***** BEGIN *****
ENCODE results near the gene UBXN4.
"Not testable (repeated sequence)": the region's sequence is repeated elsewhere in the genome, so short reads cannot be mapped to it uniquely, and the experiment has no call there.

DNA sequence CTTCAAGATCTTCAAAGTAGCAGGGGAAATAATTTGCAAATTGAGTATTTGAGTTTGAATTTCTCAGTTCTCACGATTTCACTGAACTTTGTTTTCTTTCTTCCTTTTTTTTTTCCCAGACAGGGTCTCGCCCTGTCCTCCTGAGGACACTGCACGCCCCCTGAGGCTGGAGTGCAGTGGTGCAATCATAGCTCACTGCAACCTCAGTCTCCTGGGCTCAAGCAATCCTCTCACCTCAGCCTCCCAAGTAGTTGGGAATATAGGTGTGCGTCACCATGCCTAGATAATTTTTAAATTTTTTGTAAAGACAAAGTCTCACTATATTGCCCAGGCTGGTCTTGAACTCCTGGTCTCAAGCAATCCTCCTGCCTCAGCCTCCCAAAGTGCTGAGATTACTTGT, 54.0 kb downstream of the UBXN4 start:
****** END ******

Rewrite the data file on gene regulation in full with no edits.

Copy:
ENCODE results near the gene UBXN4.
"Not testable (repeated sequence)": the region's sequence is repeated elsewhere in the genome, so short reads cannot be mapped to it uniquely, and the experiment has no call there.

DNA sequence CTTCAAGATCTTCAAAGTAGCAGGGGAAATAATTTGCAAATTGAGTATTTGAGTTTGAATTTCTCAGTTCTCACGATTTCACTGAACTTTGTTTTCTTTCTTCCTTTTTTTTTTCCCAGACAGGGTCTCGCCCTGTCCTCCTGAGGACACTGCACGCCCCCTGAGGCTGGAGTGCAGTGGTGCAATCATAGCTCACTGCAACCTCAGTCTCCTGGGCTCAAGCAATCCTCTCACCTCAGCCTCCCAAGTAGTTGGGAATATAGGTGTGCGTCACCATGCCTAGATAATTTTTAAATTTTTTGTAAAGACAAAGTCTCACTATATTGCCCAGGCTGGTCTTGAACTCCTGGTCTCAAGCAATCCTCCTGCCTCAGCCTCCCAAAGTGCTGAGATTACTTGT, 54.0 kb downstream of the UBXN4 start: